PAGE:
Gatti heads Hall of Fame inductees
Italian immigrant died at own hand at age 37 in 2009
CANASTOTA, N.Y. – Boosted so she could reach the microphone and speak on a most special day for her late father, 7-year-old Sofia Gatti beamed.
“Thank you from my dad,” she said Sunday as Arturo “Thunder” Gatti was inducted into the International Boxing Hall of Fame.
On a day that included six deceased inductees, Gatti remained fresh on the mind of everybody, especially his longtime manager Pat Lynch.
“It’s a tremendous accomplishment for Arturo. This little girl here shall have this memory forever,” said Lynch, who fought back tears when he spoke. “It was so great to see his mom and all of them come down to celebrate such a brilliant career. It’s a truly deserving award for him. I know he’s looking down with a big smile on his face.”
Also inducted were: Virgil “Quicksilver” Hill, a five-time world champion who won a silver medal at the 1984 Olympics and defended his light heavyweight title 20 times over his two reigns; two-time light flyweight champion Yuh Myung-woo of South Korea; lightweight Wesley Ramey and middleweight Jeff Smith in the old-timer (posthumous) category; 19th century Irish boxer Joe Coburn in the pioneer category; referee Mills Lane, whose “Let’s get it on” prefight chant endeared him to boxing fans; ring announcer Jimmy Lennon Jr.; manager Arturo “Cuyo” Hernandez; cartoonist Ted Carroll; and journalist Colin Hart.
Inductees were selected by the Boxing Writers Association and a panel of international boxing historians.
Born in Calabria, Italy and raised in Montreal, Gatti moved to Jersey City, N.J., as a teenager. He retired in 2007 with a record of 40-9 with 31 knockouts and won titles in two divisions.
Gatti died at age 37 in Brazil in July 2009. His body was found at an apartment that he had rented with his wife and their infant son in a seaside resort. Police initially held Gatti’s wife as a suspect, but eventually released her and concluded Gatti hung himself from a staircase railing using a handbag strap.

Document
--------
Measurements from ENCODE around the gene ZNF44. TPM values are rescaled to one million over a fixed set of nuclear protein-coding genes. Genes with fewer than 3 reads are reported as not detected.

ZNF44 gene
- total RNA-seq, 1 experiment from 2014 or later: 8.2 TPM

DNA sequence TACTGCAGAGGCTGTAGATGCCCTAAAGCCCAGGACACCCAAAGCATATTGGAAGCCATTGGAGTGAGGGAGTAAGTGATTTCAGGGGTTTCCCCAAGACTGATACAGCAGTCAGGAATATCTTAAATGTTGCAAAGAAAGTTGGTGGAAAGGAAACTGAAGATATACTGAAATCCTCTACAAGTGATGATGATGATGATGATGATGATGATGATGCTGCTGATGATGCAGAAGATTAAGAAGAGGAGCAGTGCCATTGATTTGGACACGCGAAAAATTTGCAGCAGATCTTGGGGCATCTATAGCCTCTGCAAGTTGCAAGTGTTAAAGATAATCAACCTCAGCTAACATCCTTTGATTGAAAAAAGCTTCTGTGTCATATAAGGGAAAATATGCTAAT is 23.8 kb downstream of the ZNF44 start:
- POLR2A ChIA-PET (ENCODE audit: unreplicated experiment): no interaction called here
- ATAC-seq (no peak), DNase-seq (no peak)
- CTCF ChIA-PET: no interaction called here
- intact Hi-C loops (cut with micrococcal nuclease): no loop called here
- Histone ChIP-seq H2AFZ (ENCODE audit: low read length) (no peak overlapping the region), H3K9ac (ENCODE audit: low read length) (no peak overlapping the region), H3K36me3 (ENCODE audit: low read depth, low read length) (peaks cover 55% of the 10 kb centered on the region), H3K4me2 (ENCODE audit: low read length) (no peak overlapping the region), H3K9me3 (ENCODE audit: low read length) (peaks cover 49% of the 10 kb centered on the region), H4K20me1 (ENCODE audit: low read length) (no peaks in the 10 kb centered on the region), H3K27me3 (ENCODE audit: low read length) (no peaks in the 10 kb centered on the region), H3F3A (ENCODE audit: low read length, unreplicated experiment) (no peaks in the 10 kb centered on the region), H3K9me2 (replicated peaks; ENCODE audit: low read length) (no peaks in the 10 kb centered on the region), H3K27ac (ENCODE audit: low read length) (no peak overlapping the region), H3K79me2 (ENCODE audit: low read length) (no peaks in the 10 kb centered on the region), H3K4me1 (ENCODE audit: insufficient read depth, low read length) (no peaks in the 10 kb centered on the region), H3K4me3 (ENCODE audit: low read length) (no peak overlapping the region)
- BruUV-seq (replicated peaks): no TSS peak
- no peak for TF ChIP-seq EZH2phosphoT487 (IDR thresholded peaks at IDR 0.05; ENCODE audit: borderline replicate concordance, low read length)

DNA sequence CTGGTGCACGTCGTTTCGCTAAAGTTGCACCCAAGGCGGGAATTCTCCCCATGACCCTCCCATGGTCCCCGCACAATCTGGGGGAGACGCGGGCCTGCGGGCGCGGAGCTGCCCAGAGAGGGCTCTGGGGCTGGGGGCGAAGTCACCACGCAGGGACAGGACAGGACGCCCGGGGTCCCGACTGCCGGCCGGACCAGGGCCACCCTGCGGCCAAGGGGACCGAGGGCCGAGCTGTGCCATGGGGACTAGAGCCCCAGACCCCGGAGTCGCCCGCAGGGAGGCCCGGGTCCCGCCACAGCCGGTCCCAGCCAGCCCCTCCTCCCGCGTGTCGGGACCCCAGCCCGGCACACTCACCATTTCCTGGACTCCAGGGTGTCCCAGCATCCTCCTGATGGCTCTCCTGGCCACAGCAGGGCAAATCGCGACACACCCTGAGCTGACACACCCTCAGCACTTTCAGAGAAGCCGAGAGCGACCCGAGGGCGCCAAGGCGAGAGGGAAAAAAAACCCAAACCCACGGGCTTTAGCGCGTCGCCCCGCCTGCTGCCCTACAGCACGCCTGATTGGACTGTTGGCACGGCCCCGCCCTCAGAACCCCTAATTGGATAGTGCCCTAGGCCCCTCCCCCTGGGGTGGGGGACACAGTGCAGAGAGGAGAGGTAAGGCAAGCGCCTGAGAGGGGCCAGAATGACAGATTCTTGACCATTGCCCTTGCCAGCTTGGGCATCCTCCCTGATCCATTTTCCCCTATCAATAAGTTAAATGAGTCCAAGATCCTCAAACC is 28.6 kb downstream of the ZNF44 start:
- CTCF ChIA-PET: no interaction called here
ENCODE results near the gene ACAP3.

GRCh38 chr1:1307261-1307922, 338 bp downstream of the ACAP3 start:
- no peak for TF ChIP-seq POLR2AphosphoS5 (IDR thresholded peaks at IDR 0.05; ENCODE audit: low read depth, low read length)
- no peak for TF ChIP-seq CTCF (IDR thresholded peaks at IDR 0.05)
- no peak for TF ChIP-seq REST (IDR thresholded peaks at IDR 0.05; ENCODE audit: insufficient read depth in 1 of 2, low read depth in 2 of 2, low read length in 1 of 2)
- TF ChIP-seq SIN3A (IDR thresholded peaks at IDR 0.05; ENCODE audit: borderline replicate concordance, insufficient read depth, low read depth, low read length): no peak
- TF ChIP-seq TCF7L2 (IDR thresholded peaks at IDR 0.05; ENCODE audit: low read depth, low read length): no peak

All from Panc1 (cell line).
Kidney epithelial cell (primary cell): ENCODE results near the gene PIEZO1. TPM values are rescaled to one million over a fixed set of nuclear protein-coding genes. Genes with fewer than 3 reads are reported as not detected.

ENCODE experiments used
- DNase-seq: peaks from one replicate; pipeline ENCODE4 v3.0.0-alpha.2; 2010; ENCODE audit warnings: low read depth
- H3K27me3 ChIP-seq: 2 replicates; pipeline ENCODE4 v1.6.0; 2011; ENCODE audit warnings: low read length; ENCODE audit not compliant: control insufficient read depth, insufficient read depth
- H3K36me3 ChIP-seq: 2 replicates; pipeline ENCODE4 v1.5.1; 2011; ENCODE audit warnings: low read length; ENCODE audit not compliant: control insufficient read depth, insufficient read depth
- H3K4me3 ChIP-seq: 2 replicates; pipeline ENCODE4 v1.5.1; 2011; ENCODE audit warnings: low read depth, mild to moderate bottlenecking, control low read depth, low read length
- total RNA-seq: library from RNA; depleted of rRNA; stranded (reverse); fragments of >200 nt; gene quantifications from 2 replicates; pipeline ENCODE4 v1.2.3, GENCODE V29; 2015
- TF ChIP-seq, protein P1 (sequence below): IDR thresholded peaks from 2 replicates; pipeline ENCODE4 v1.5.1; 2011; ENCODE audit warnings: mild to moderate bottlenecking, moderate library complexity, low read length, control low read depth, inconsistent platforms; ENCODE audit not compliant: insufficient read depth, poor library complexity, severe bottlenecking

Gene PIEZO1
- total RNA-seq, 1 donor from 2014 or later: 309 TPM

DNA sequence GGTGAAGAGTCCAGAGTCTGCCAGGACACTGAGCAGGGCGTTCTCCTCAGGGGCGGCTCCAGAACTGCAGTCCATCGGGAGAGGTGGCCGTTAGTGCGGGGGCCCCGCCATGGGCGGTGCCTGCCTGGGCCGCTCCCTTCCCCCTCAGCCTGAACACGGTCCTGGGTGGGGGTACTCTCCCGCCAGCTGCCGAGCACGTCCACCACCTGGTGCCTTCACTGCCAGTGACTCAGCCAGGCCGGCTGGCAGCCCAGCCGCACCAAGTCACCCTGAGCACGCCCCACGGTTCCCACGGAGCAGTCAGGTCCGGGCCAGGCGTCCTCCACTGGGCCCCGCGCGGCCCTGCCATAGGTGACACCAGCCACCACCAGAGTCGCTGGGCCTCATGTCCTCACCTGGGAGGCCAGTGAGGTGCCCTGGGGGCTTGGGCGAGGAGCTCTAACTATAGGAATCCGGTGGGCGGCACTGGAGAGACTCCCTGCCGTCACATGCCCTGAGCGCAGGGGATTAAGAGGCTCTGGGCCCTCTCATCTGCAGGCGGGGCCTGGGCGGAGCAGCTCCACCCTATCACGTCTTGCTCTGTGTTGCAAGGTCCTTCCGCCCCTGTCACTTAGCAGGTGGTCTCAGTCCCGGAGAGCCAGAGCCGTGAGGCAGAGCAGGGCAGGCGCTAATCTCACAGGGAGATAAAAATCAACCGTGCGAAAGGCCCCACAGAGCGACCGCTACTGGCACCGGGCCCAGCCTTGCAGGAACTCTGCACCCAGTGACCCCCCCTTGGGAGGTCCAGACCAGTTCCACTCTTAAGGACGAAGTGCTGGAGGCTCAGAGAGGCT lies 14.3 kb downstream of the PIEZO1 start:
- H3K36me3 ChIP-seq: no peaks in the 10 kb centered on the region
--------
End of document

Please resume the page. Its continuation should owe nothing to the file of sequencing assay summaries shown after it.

He was selected for the Hall of Fame in his first year of eligibility.
“He always used to say to us, ‘Do you think I’m going to be in the Hall of Fame?’ ” Lynch said. “I said, ‘Of course. They can’t stop you from being in the Hall of Fame. You’re deserving.’ ”
“Irish” Micky Ward had three memorable bouts with Gatti. Ward won his first junior welterweight fight against Gatti, blood streaming down his face as he captured a majority decision in May 2002. Gatti avenged the loss in Atlantic City, N.J., knocking down Ward in the third with a punch that shattered one of Ward’s eardrums and sent him face-first into a stanchion. Gatti broke his right hand in the fight and won a unanimous 10-round decision.
Gatti triumphed over Ward with a 10-round decision in the rubber match in June 2003, and it was another brutal slugfest. It wasn’t a title fight but had a raucous sellout crowd of 12,643 – the largest ever for a non-heavyweight fight in Atlantic City.
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